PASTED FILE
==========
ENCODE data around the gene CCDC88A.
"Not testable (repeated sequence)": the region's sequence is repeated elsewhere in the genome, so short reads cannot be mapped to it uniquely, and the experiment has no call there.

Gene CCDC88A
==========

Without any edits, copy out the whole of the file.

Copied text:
ENCODE data around the gene CCDC88A.
"Not testable (repeated sequence)": the region's sequence is repeated elsewhere in the genome, so short reads cannot be mapped to it uniquely, and the experiment has no call there.

Gene CCDC88A